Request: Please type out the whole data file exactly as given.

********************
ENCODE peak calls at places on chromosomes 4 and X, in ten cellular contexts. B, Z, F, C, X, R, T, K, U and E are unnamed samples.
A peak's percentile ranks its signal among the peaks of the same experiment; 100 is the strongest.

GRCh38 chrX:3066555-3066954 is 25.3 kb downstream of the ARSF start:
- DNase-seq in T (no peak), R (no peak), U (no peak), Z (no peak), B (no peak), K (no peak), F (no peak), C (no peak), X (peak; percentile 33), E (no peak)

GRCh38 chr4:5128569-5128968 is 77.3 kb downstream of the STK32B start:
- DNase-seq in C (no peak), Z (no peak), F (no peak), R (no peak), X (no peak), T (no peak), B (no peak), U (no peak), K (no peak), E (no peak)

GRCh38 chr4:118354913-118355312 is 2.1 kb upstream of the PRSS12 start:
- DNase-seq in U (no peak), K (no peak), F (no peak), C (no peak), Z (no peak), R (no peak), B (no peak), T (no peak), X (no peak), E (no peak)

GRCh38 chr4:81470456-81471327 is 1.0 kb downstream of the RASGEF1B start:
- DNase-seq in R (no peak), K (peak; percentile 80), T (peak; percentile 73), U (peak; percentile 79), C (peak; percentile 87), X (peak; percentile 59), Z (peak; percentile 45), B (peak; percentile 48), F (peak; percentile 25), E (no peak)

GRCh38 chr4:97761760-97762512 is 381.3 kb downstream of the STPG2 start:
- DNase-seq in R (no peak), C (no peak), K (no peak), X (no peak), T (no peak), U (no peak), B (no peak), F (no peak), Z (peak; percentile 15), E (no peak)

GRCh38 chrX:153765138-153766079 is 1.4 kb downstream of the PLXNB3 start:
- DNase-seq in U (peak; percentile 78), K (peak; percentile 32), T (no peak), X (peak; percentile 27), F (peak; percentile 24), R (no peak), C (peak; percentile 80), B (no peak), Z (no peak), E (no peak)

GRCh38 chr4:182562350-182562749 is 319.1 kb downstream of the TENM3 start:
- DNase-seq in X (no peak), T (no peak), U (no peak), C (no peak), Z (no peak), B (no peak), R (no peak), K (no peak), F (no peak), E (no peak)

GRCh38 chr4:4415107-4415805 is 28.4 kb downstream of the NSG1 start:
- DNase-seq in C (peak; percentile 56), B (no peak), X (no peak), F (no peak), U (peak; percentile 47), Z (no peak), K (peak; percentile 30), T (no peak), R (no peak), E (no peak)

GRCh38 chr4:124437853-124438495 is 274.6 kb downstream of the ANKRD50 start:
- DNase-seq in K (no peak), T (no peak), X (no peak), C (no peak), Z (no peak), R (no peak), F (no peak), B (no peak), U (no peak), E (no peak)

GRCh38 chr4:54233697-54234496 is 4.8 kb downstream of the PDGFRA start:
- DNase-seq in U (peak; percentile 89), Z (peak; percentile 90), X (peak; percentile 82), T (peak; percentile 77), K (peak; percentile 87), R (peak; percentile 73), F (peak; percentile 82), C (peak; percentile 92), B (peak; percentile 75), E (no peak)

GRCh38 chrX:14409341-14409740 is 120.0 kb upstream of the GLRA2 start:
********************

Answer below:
ENCODE peak calls at places on chromosomes 4 and X, in ten cellular contexts. B, Z, F, C, X, R, T, K, U and E are unnamed samples.
A peak's percentile ranks its signal among the peaks of the same experiment; 100 is the strongest.

GRCh38 chrX:3066555-3066954 is 25.3 kb downstream of the ARSF start:
- DNase-seq in T (no peak), R (no peak), U (no peak), Z (no peak), B (no peak), K (no peak), F (no peak), C (no peak), X (peak; percentile 33), E (no peak)

GRCh38 chr4:5128569-5128968 is 77.3 kb downstream of the STK32B start:
- DNase-seq in C (no peak), Z (no peak), F (no peak), R (no peak), X (no peak), T (no peak), B (no peak), U (no peak), K (no peak), E (no peak)

GRCh38 chr4:118354913-118355312 is 2.1 kb upstream of the PRSS12 start:
- DNase-seq in U (no peak), K (no peak), F (no peak), C (no peak), Z (no peak), R (no peak), B (no peak), T (no peak), X (no peak), E (no peak)

GRCh38 chr4:81470456-81471327 is 1.0 kb downstream of the RASGEF1B start:
- DNase-seq in R (no peak), K (peak; percentile 80), T (peak; percentile 73), U (peak; percentile 79), C (peak; percentile 87), X (peak; percentile 59), Z (peak; percentile 45), B (peak; percentile 48), F (peak; percentile 25), E (no peak)

GRCh38 chr4:97761760-97762512 is 381.3 kb downstream of the STPG2 start:
- DNase-seq in R (no peak), C (no peak), K (no peak), X (no peak), T (no peak), U (no peak), B (no peak), F (no peak), Z (peak; percentile 15), E (no peak)

GRCh38 chrX:153765138-153766079 is 1.4 kb downstream of the PLXNB3 start:
- DNase-seq in U (peak; percentile 78), K (peak; percentile 32), T (no peak), X (peak; percentile 27), F (peak; percentile 24), R (no peak), C (peak; percentile 80), B (no peak), Z (no peak), E (no peak)

GRCh38 chr4:182562350-182562749 is 319.1 kb downstream of the TENM3 start:
- DNase-seq in X (no peak), T (no peak), U (no peak), C (no peak), Z (no peak), B (no peak), R (no peak), K (no peak), F (no peak), E (no peak)

GRCh38 chr4:4415107-4415805 is 28.4 kb downstream of the NSG1 start:
- DNase-seq in C (peak; percentile 56), B (no peak), X (no peak), F (no peak), U (peak; percentile 47), Z (no peak), K (peak; percentile 30), T (no peak), R (no peak), E (no peak)

GRCh38 chr4:124437853-124438495 is 274.6 kb downstream of the ANKRD50 start:
- DNase-seq in K (no peak), T (no peak), X (no peak), C (no peak), Z (no peak), R (no peak), F (no peak), B (no peak), U (no peak), E (no peak)

GRCh38 chr4:54233697-54234496 is 4.8 kb downstream of the PDGFRA start:
- DNase-seq in U (peak; percentile 89), Z (peak; percentile 90), X (peak; percentile 82), T (peak; percentile 77), K (peak; percentile 87), R (peak; percentile 73), F (peak; percentile 82), C (peak; percentile 92), B (peak; percentile 75), E (no peak)

GRCh38 chrX:14409341-14409740 is 120.0 kb upstream of the GLRA2 start: